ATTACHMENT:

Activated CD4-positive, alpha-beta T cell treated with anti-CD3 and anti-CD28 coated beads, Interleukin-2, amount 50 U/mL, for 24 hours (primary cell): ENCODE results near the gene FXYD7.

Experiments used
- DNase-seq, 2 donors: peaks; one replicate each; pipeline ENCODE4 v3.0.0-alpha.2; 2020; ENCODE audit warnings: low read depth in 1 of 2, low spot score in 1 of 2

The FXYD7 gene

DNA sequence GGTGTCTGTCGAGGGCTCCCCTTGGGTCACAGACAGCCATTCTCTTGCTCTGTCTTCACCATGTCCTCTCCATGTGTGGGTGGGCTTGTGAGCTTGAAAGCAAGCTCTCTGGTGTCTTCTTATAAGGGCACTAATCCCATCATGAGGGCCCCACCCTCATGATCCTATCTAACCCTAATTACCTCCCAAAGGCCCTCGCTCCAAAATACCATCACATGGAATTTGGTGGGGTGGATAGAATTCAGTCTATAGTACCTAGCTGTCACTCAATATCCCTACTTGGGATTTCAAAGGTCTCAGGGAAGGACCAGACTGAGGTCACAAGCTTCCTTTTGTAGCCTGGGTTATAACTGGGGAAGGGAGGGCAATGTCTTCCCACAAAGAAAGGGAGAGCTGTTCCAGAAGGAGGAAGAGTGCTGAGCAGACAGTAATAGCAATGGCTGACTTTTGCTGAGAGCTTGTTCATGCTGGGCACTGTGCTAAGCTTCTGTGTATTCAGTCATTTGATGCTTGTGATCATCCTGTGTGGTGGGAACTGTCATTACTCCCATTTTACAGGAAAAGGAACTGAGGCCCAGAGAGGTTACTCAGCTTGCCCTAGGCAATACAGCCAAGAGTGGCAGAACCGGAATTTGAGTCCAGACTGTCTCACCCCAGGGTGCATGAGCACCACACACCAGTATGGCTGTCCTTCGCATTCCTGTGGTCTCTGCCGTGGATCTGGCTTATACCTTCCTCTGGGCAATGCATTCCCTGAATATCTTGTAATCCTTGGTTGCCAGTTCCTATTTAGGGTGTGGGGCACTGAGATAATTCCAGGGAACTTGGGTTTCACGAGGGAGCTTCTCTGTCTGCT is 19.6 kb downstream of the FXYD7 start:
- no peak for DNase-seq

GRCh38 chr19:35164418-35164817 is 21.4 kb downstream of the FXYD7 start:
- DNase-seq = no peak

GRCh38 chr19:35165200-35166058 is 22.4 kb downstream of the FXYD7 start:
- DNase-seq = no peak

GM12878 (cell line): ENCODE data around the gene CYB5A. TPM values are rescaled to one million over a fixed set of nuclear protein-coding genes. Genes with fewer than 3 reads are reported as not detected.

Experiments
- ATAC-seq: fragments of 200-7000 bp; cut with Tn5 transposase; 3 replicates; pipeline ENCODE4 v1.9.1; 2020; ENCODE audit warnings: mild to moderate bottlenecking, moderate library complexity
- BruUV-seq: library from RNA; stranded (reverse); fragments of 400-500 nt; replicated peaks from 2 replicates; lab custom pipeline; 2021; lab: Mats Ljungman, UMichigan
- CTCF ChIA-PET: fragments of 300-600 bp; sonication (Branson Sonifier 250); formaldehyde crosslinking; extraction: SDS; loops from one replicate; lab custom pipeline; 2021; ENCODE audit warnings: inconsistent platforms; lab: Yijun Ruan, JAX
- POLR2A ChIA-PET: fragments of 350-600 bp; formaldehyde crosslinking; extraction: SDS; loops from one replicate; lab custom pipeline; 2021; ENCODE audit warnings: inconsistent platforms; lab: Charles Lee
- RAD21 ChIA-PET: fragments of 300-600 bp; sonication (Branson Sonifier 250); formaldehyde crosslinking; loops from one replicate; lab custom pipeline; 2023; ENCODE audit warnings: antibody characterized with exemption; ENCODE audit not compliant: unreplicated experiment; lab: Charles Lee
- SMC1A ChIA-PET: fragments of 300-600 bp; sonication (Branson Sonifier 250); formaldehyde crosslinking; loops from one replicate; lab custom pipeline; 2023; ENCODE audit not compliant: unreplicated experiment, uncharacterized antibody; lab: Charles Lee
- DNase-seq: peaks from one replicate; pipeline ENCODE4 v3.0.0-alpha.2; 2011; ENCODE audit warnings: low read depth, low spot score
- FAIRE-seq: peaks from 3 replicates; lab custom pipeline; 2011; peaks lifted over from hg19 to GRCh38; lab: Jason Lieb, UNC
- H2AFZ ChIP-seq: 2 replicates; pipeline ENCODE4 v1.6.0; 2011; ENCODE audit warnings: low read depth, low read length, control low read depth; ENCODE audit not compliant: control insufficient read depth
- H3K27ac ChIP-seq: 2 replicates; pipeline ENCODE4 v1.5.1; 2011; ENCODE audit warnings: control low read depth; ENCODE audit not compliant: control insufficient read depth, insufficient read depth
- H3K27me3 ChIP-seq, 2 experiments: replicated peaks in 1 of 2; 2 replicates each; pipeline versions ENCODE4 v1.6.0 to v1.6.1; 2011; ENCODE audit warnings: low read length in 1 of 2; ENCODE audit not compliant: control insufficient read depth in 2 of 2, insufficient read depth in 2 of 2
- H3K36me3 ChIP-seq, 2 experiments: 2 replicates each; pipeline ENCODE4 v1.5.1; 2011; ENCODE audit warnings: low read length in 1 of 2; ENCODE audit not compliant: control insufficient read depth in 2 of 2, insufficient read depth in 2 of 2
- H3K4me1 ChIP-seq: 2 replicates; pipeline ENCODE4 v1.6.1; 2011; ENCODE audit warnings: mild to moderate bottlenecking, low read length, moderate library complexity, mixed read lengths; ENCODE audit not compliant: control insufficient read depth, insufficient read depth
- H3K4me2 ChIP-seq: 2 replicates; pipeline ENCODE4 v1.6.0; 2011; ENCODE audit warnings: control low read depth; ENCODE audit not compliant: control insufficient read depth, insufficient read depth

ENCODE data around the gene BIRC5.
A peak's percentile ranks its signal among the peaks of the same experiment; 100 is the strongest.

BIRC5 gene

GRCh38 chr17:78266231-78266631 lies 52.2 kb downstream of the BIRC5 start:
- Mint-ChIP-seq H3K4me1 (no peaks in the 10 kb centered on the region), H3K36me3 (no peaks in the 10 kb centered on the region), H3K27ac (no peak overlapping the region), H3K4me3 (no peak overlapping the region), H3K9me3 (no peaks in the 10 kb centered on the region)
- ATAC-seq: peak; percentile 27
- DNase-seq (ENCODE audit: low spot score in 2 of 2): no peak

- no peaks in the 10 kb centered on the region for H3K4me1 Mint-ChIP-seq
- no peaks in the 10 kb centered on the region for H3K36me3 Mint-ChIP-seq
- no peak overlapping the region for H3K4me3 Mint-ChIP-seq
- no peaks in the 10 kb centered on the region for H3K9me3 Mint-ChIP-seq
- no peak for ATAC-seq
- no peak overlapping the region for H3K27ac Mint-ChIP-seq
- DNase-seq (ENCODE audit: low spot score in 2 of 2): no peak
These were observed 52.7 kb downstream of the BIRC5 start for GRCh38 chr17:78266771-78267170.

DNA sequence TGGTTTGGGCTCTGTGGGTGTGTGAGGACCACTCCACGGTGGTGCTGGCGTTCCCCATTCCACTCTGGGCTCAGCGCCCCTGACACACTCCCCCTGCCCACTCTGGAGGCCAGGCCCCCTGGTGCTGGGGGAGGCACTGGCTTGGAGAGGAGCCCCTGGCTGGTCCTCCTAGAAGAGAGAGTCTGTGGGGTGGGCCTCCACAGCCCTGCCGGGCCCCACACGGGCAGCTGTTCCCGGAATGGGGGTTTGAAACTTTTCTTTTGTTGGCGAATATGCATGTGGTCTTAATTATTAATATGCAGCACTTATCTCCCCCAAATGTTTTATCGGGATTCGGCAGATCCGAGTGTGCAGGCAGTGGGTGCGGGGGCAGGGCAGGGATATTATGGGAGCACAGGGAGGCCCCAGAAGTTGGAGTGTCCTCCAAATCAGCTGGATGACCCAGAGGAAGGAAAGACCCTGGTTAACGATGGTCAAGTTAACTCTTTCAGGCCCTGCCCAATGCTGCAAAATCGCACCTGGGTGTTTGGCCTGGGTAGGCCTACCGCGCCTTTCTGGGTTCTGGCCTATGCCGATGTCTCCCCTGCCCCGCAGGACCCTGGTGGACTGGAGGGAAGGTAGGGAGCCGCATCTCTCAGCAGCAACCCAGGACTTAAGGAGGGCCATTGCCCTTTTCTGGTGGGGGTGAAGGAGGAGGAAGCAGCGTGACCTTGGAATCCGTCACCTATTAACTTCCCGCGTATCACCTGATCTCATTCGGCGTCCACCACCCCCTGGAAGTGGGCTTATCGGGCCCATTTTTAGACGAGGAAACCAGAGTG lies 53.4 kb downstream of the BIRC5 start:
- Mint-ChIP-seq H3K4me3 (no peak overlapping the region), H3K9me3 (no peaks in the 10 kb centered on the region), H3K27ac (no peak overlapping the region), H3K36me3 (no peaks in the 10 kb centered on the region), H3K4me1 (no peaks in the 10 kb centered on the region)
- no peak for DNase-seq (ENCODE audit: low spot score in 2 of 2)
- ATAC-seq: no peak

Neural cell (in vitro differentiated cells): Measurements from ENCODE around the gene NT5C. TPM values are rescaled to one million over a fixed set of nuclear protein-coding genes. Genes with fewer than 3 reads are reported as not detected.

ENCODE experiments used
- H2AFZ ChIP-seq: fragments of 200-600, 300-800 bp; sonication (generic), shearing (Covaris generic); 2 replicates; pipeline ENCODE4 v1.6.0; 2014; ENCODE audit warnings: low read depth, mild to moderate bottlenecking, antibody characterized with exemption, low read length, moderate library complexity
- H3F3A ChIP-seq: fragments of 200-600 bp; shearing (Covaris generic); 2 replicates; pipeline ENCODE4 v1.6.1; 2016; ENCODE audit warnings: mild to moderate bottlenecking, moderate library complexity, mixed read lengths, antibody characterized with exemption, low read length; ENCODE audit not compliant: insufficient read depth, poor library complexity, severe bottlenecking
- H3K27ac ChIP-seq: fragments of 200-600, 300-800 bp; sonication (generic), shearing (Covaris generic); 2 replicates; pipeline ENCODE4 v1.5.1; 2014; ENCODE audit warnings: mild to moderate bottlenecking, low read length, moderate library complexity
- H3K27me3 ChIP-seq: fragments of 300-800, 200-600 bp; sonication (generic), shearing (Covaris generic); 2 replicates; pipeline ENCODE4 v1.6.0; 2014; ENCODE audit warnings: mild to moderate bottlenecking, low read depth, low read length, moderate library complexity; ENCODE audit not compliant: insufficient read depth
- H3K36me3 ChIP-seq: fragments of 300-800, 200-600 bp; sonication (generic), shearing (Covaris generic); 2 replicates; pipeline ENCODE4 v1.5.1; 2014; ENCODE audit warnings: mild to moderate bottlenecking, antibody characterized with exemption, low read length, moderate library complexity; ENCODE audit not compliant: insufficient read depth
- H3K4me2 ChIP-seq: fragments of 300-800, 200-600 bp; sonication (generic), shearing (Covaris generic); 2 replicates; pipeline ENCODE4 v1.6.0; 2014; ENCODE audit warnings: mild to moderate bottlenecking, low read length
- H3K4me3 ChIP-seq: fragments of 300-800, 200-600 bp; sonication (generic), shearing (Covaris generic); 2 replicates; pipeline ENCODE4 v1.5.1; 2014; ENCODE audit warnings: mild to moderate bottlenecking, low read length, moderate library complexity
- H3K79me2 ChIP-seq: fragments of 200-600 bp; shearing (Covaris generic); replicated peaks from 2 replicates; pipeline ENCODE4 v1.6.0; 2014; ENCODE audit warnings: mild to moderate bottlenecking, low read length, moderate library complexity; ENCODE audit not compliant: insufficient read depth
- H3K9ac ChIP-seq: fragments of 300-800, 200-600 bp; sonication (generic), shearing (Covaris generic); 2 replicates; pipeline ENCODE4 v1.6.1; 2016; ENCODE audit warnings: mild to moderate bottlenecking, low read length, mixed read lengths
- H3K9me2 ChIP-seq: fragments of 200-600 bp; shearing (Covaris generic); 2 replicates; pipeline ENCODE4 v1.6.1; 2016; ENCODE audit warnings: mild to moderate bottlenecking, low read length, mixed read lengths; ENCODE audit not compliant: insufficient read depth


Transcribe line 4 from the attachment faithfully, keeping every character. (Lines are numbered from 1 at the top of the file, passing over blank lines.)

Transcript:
The FXYD7 gene